Soon there will be fewer sick New Yorkers riding the subway, serving food in restaurants, or infecting their classmates, after the New York City Council decided last week to require local businesses to give workers time off if they are ill or have to care for a sick child.
But mandatory sick leave, hailed as a progressive public health measure by its supporters, is sparking fierce opposition in several state legislatures.
Connecticut, San Francisco, Portland, Ore., Washington, D.C., and Seattle approved sick leave rules before New York City did. But when Milwaukee established its own requirement in 2011, Wisconsin lawmakers overturned it. Since then, Kansas, Tennessee, Mississippi, Louisiana and Arizona have approved laws banning local sick leave ordinances. In Florida, a ban approved by lawmakers is awaiting Gov. Rick Scott's signature, and a similar measure is pending in the Michigan Legislature—even though no city in Michigan has approved a sick leave law.
State Rep. Earl Poleski, the Republican sponsor of the Michigan measure, said business leaders approached him because they wanted to get ahead of the issue. Local governments should be free to set their own leave policies, Poleski said, but they shouldn't be allowed to set them for private-sector employers.
“A well-managed business is going to have some sort of policy that deals with the inevitable times when an employee cannot be on the job,” he said. “In this country we do not dictate to firms that they be well-managed.”
A Push for Public Health
Under the New York City law, businesses with 20 or more employees will have to provide five paid sick days starting in April 2014, while businesses with 15 or more will have until October 2015 to comply. Smaller employers will have to provide five unpaid sick days.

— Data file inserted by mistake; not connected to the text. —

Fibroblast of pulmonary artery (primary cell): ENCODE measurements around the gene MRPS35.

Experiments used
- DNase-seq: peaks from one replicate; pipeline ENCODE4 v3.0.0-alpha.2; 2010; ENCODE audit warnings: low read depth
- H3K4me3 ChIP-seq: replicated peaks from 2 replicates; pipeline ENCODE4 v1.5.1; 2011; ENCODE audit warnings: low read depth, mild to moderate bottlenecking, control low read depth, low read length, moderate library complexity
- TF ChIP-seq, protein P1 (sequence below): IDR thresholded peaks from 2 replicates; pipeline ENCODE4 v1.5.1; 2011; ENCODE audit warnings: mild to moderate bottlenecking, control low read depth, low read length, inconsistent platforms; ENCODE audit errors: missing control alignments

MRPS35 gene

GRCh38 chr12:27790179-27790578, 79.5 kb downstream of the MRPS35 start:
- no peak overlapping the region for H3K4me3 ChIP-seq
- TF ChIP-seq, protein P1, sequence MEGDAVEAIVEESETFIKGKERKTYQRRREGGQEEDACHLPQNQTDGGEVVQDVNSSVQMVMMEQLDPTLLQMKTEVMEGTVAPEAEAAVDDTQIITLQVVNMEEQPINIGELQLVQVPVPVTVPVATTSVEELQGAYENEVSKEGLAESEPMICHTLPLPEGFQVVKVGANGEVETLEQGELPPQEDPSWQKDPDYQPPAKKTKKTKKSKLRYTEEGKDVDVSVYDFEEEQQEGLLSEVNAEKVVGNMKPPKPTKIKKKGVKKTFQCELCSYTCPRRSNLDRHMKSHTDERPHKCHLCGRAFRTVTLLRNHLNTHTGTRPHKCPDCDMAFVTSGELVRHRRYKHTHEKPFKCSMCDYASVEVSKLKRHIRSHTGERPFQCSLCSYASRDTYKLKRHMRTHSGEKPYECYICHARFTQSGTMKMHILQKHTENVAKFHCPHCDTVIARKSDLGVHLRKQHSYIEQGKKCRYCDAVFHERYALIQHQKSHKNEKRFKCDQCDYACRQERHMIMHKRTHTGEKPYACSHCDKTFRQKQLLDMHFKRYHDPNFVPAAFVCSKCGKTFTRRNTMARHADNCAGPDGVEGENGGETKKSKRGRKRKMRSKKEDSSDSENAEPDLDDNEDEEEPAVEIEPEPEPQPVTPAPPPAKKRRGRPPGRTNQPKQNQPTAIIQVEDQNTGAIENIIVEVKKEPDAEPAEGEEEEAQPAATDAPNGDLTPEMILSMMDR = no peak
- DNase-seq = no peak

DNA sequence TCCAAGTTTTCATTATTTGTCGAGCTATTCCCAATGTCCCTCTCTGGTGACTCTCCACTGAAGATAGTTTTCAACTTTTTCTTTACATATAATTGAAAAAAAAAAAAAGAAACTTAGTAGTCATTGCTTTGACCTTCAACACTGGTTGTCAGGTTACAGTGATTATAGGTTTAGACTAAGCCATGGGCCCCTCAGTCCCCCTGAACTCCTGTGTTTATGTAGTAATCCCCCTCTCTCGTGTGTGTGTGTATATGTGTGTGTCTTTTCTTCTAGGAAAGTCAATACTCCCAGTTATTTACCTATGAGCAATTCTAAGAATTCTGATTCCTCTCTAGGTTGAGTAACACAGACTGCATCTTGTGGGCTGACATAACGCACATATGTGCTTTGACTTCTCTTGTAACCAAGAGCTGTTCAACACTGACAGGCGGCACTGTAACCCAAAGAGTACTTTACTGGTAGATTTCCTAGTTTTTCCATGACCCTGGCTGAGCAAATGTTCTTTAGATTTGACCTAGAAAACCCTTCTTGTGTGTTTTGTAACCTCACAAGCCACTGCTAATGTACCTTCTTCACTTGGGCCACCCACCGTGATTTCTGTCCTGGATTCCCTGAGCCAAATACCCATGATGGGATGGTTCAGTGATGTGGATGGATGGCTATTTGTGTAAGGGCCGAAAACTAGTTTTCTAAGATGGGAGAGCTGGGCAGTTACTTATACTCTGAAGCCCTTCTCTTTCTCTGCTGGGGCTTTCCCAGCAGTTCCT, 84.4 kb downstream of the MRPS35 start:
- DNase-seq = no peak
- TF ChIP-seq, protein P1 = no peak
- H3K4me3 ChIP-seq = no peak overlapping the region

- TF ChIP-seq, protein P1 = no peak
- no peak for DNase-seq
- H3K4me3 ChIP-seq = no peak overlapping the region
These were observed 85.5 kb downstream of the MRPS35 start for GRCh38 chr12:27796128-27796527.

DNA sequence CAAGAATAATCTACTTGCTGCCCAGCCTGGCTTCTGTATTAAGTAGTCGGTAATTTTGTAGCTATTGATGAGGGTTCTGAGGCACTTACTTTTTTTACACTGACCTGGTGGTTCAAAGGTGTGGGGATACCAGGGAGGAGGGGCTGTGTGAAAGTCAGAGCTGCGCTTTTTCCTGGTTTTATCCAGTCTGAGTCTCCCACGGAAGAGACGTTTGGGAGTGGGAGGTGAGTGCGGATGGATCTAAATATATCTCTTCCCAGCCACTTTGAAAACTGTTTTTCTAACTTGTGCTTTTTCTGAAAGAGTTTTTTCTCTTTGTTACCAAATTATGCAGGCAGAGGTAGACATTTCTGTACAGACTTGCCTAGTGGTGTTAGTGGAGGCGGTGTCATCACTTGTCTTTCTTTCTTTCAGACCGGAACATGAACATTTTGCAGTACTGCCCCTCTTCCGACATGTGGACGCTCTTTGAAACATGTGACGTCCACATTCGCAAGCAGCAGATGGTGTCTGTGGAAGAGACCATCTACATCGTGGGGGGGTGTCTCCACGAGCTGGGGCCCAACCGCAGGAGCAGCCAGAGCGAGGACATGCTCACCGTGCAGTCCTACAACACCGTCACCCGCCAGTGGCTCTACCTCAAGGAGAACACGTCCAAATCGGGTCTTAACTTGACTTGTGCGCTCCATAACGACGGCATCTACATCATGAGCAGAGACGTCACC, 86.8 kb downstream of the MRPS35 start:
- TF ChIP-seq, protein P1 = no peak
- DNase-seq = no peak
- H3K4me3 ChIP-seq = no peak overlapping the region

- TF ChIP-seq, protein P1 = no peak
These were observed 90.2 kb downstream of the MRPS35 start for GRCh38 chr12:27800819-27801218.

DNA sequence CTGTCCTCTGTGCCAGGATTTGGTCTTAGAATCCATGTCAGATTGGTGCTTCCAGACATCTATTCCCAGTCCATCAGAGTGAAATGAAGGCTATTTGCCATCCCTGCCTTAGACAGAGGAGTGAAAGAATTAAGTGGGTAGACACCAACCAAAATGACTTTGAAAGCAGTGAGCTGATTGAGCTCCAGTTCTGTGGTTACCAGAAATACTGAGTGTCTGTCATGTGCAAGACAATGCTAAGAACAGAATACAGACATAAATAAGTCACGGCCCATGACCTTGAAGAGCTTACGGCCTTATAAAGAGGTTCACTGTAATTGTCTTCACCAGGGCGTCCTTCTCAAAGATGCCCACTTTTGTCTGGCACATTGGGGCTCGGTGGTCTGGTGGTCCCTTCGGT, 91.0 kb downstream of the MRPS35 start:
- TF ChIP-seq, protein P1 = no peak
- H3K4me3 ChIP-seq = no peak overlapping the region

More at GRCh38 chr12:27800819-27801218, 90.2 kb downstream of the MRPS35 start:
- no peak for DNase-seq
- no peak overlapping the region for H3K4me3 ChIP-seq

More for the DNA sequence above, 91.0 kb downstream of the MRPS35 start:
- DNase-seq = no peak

Supporters say the new law will improve public health by keeping ill workers and schoolchildren at home. Public health concerns are particularly pronounced in the restaurant industry. A recent Centers for Disease Control study found that sick food handlers were the cause of 53 percent of norovirus outbreaks—the leading cause of foodborne illness.
But according to Bureau of Labor Statistics data, paid sick time is currently available to only 40 percent of service workers—who interact directly with the public—compared to 61 percent of the overall workforce.
“It will be a healthier city,” said New York City Council Member Gale Brewer, who sponsored the measure. “This is perhaps the most progressive legislation ever passed by the City Council.” Brewer said the law will directly benefit a million New Yorkers who currently have fewer than five paid sick days or are at risk of being fired if they take any sick time, even if it is unpaid.
But many business leaders argue that by raising their costs, such laws may prompt them to lay off workers. When Philadelphia approved a paid leave law in March, Mayor Michael Nutter, a Democrat, vetoed the measure, citing the threat to the local economy. New York City Mayor Michael Bloomberg, an independent who has owned businesses, is also opposed to the idea, but the council approved the new law with a veto-proof majority.